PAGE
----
“The remaining 120 participants, who were from different parts of the country, also had Urdu literature on them that the police seized and claimed were SIMI-related documents. Later in 2003, the police arrested three more men out of which Asif Sheikh – a primary health worker in Surat Municipal Corporation – was accused of holding a meeting at his home prior to the programme in Rajeshree hall to hatch the conspiracy and Anik Multani, then a traffic police personnel, was accused of handling the logistics for the entire programme. The police had claimed that these two men were on the spot on the day of arrest but had managed to escape,” he added.
“A lot of discrepancies were allowed by the police in this case. Usually the police personnel who files the FIR doesn’t investigate the case. But M.J. Pancholi, then PI, who was the complainant in the FIR, also carried out the investigation into the case. However, one 27-year-old Suhel Patel, an Ahmedabad-based man who had a computer hardware business was singled out and investigated by N.K. Amin, the police officer accused in the alleged fake encounter of Sohrabuddin. However, all the evidence collected by Amin – e-mails and seized computers – were deemed illegal by the court as he was not the investigating officer and he was not delegated any investigating responsibility by Pancholi or any higher official. Aside from this, the other evidence collected from the scene was not sealed till it reached the court and the police did not make a sincere attempt to locate the office of the All India Minority Education Board in Okhla, Delhi. A police personnel who was on a visit to Delhi for another case came back and claimed that he did not find any office at the said address. The burden of proving that the 127 men were members of SIMI was supposed to be on the police but in this case the burden was shifted to the accused to prove they were not members of any banned outfit,” the lawyer said.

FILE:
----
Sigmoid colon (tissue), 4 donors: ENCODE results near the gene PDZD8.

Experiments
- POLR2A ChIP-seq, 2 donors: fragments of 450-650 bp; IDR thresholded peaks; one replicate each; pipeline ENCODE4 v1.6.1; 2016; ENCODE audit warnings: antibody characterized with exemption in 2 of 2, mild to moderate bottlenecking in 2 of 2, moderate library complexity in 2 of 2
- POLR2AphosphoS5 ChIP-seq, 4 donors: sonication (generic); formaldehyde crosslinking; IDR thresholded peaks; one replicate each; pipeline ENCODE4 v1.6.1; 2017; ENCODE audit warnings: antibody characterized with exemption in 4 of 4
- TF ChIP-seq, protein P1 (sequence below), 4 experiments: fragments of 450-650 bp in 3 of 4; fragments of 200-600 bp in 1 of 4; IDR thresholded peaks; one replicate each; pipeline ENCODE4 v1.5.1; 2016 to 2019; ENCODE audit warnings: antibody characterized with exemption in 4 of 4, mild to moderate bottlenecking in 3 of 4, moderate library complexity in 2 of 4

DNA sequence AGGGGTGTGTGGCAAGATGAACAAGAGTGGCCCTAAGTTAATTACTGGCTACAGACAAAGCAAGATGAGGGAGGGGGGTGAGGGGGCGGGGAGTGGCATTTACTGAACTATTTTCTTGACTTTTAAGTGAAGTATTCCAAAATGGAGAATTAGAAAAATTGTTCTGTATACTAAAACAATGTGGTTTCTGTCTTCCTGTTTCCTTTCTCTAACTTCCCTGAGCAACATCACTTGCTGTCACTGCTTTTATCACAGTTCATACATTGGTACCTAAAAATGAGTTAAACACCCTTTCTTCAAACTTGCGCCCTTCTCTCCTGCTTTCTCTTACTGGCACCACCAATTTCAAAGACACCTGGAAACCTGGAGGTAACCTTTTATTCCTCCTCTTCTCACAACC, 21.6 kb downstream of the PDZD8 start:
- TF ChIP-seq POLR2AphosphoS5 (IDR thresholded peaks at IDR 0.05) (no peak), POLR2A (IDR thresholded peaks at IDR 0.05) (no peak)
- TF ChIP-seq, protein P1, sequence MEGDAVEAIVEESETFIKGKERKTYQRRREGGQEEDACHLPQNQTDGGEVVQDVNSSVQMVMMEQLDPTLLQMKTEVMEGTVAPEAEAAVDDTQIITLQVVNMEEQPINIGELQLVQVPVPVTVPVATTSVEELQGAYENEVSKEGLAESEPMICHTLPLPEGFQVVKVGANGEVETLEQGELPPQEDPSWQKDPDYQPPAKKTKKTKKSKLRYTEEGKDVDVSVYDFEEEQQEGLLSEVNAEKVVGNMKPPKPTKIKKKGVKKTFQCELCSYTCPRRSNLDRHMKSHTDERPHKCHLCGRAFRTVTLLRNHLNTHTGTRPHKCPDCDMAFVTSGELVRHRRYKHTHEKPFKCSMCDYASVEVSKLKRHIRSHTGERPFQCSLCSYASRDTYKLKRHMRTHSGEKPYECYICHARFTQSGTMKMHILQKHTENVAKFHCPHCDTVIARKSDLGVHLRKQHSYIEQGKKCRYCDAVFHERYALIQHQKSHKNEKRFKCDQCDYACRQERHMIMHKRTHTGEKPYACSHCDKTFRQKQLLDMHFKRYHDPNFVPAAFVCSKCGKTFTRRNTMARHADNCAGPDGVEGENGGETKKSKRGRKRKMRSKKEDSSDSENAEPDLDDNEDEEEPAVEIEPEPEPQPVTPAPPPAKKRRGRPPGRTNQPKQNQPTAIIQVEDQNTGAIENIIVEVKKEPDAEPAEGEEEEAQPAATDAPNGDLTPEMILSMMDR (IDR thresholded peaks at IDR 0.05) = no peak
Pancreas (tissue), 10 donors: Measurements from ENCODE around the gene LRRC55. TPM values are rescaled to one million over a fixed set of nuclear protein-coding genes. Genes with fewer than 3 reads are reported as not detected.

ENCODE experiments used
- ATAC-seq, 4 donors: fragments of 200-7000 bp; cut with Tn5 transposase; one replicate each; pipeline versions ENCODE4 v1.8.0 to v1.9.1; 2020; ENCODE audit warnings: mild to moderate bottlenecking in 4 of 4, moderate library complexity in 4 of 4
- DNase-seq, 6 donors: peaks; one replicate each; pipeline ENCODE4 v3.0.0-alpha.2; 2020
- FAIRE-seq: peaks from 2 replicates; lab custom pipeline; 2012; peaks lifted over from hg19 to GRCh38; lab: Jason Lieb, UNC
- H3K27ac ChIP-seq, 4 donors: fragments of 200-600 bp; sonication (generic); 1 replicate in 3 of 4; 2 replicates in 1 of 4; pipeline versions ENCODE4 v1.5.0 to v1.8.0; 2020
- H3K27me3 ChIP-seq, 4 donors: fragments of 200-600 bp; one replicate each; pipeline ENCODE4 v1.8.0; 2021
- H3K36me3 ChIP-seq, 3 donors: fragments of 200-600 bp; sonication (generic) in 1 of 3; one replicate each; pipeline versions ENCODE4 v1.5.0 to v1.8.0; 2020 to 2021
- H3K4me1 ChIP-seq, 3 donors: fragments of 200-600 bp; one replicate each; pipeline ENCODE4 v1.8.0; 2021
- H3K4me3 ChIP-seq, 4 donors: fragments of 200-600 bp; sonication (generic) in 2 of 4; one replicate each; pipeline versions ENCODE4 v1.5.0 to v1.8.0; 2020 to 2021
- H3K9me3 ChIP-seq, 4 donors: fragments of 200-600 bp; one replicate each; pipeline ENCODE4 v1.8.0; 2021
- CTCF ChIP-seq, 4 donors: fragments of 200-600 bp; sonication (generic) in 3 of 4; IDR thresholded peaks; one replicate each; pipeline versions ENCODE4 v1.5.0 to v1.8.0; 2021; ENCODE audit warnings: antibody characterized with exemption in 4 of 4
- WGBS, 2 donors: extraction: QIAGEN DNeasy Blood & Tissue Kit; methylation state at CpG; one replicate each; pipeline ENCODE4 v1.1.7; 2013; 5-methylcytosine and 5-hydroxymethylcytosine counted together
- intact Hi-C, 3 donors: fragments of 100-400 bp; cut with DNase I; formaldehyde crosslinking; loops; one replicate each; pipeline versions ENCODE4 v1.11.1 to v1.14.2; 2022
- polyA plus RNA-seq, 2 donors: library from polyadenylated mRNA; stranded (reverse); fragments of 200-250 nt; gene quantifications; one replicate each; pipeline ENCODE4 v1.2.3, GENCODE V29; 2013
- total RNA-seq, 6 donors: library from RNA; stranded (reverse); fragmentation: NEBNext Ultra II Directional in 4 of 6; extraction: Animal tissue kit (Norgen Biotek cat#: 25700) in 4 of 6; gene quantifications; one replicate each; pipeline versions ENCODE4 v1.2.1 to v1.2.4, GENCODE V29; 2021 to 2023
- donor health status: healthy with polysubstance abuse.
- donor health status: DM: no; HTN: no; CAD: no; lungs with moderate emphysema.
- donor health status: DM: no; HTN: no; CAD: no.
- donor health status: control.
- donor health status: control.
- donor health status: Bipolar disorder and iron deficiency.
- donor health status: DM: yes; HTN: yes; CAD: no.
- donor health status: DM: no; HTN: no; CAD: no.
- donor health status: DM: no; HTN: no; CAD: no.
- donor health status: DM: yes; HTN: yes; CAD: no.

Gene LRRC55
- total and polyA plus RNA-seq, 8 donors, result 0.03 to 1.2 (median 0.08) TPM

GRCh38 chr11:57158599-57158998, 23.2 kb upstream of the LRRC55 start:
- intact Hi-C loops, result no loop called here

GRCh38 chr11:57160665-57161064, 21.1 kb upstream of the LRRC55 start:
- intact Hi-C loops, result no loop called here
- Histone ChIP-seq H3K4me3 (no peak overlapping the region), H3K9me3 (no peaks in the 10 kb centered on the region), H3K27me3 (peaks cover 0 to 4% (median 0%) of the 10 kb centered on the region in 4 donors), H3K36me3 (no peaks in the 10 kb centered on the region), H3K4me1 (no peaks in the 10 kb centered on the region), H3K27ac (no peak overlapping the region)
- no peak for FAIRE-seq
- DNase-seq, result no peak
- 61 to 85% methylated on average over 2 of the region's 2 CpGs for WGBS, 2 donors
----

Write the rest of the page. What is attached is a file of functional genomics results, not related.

“The 122 men were granted bail in November 2002 and four people got bail later from the Supreme Court in February 2003. Those who were arrested were doctors, lawyers practising in Bombay High Court, teachers, professors, a journalist, police personnel and government employees like health workers and students. After getting bail most of them lost their jobs and those in government jobs were suspended. There were doctors who could not practice because of social stigma. Seven of these men died waiting for justice,” he added.
Amongst those who was suspended was Abdul Hai, a renowned professor from Jodhpur University.
Professor Abdul Hai, resident of Jodhpur
“I was an Associate Professor teaching business, finance and economics in Jodhpur University when I was suspended in February 2003. The university hired me again later owing to my credibility. However, I never got a promotion or retirement benefits,” Hai, who retired in 2015, told NewsClick.
“Aside from the harassment of regularly being called by local police, the media trial during those times was very damning; it affected me deeply,” added Hai, a resident of Jodhpur.
Asif Sheikh was another government employee who was suspended and later terminated after being accused in the case. A resident of Surat, Sheikh was a health worker in Surat Municipal Corporation (SMC) when he was arrested in 2003.
“I was a middle-class man living a peaceful life when this case turned my life upside down. The police would visit my home at even 2 am or 3 am in the night and detained me frequently. My eldest daughter noticed the police frequenting our home and began asking if I had done something wrong. I had no answers. Eventually, my wife had to go back to her parental home with our children,” the 53-year-old said.
“SMC filed a charge sheet against me and suspended me after I returned to work following bail. I filed several applications until they finally terminated me from my job. I began doing odd jobs like repairing electronic equipment to sustain myself but it was difficult grappling with the anxiety of sudden police visits and a broken home. I have lived in constant fear all these years,” added Sheikh, who drives an autorickshaw now.